Freshly-made bread, warm from the oven – could there be anything better? Many people are nervous about making bread, but with Alexandra Stafford’s No-Knead basic bread recipe, really nothing could be easier. It is an incredibly simple recipe that almost guarantees good results. But Stafford’s beautiful book, Bread Toast Crumbs: Recipes for No-Knead Loaves and Meals to Savor Every Slice takes you far beyond this simple beginning, in an eye-opening trip from fresh-from-the-oven to crumbs at the bottom of the bag, and which ensures you get to enjoy every delicious bit.
“Twenty years after baking my first loaf, I have found that the awe it inspires persists. Bread is what greets me in the morning, what sustains me throughout the day, and what I still look forward to most in the evening no matter the form: freshly baked, toasted, or crumbled all over my plate.”
Start with the basic recipe for two beautiful loaves of white peasant bread, then enjoy trying the almost 40 different variations made with additions such as fruits or nuts or herbs, or by varying the grains or shaping. These recipes are all pretty easy to put together, using the same basic techniques. Really this is quite surprising, and a revelation in itself – that you can make breads like Brioche or Multigrain Cereal Bread without any kneading!
Those recipes focused on the breads themselves. The next section shows you how versatile the breads can be, even once they have started to age a bit. This is where Toast comes in. Now you learn recipes for using the bread as an ingredient in Soups, Salads, Sandwiches (of course), Entrees, and even Sweets. Here are several recipes where the bread, now toasted, shines as a complementary ingredient, for example as the base of Tartines made with Avocado and Burrata, or to envelop your Tarragon Chicken Salad Sandwiches.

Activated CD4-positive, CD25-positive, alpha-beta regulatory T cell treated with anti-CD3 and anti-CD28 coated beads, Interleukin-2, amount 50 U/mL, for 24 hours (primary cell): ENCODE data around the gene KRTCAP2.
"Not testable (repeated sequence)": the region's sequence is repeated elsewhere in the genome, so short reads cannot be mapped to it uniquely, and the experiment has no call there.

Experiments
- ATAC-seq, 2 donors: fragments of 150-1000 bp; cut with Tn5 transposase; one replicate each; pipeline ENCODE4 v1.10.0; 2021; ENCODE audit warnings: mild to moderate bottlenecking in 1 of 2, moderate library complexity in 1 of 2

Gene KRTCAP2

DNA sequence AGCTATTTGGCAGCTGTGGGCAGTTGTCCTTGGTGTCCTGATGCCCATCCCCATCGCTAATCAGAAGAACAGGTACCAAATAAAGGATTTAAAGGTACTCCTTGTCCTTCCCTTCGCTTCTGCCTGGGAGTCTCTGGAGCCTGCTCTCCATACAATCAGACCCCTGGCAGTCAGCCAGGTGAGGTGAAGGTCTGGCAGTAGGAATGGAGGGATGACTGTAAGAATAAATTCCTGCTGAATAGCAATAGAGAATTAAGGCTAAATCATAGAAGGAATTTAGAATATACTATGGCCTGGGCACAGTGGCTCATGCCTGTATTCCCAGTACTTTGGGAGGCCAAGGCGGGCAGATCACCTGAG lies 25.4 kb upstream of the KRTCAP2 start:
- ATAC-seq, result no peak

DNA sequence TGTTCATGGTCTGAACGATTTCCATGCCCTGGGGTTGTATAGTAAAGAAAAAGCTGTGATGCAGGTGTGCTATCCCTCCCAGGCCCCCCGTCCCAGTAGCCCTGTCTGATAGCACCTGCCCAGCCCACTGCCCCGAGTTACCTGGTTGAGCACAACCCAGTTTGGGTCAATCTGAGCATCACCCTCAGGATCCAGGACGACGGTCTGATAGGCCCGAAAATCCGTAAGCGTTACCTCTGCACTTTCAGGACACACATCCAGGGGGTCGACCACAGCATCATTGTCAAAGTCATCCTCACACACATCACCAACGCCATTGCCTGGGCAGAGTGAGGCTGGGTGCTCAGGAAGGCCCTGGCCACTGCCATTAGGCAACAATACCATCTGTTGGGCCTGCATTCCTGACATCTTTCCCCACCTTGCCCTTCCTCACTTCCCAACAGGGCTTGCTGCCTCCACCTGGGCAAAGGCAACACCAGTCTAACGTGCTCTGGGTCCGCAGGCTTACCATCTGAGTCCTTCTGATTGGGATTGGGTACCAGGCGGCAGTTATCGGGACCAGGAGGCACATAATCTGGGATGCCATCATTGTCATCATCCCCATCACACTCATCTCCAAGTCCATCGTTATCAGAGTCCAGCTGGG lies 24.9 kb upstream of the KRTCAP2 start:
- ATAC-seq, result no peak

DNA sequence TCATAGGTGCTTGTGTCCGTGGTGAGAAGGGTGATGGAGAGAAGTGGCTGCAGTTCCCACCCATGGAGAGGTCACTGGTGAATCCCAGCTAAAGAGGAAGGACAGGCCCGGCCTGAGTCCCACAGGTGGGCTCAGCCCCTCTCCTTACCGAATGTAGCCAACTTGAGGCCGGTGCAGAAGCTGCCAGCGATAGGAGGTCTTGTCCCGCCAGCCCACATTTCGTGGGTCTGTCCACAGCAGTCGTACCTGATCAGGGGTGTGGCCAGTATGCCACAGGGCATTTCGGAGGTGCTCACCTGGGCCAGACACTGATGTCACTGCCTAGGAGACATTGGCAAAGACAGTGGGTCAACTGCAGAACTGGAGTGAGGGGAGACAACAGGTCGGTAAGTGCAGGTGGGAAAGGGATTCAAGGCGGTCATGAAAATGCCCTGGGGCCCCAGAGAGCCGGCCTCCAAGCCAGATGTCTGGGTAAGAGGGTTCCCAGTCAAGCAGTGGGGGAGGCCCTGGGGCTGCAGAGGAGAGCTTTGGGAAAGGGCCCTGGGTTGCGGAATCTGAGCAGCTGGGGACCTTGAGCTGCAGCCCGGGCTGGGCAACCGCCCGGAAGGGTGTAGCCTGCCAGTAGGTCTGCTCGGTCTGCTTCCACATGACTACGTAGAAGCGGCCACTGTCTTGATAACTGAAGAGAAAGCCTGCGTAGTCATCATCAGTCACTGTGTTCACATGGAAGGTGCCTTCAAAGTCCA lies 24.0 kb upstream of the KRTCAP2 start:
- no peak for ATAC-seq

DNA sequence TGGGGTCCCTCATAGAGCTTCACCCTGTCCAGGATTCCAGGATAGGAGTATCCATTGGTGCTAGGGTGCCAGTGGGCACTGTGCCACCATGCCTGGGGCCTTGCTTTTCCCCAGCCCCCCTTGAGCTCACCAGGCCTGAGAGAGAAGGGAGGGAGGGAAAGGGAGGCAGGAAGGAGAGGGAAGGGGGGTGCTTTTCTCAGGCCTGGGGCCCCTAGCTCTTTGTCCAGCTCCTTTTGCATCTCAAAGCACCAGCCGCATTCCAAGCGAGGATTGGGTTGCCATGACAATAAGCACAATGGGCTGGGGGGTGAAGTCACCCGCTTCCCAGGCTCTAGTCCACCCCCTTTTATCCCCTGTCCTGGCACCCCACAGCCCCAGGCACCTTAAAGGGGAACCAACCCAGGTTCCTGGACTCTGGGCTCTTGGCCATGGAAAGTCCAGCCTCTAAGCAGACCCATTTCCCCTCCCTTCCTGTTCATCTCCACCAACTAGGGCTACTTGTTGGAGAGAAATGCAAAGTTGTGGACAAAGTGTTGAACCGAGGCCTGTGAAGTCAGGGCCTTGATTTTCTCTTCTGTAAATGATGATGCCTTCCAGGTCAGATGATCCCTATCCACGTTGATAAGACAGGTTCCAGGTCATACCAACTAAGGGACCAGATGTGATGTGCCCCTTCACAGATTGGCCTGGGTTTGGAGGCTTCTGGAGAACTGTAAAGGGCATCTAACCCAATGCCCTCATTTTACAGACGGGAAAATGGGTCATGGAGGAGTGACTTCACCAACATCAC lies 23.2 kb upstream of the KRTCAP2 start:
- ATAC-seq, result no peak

The last section shows you how to use even those last ends and leftover crumbs, now as a basic ingredient for thickening soups (or even salad dressings!), coating fish sticks and cutlets, making tender meatballs, and topping or giving crunch to all sorts of things, from casseroles to desserts. These last two sections’ recipes are more involved and complex, although the recipes are still just as clear and the results, just as achievable.
Bread Toast Crumbs is a fascinating and joyous journey, a delightful look at how bread gives pleasure at every stage, from starring as a stand-alone loaf, to a supporting character, to almost a part of the scenery – but no less important for that. Beautiful photographs and enthusiastic, cheerful and confident writing just add to the joy. The book is a true pleasure, one you will delight to use again and again.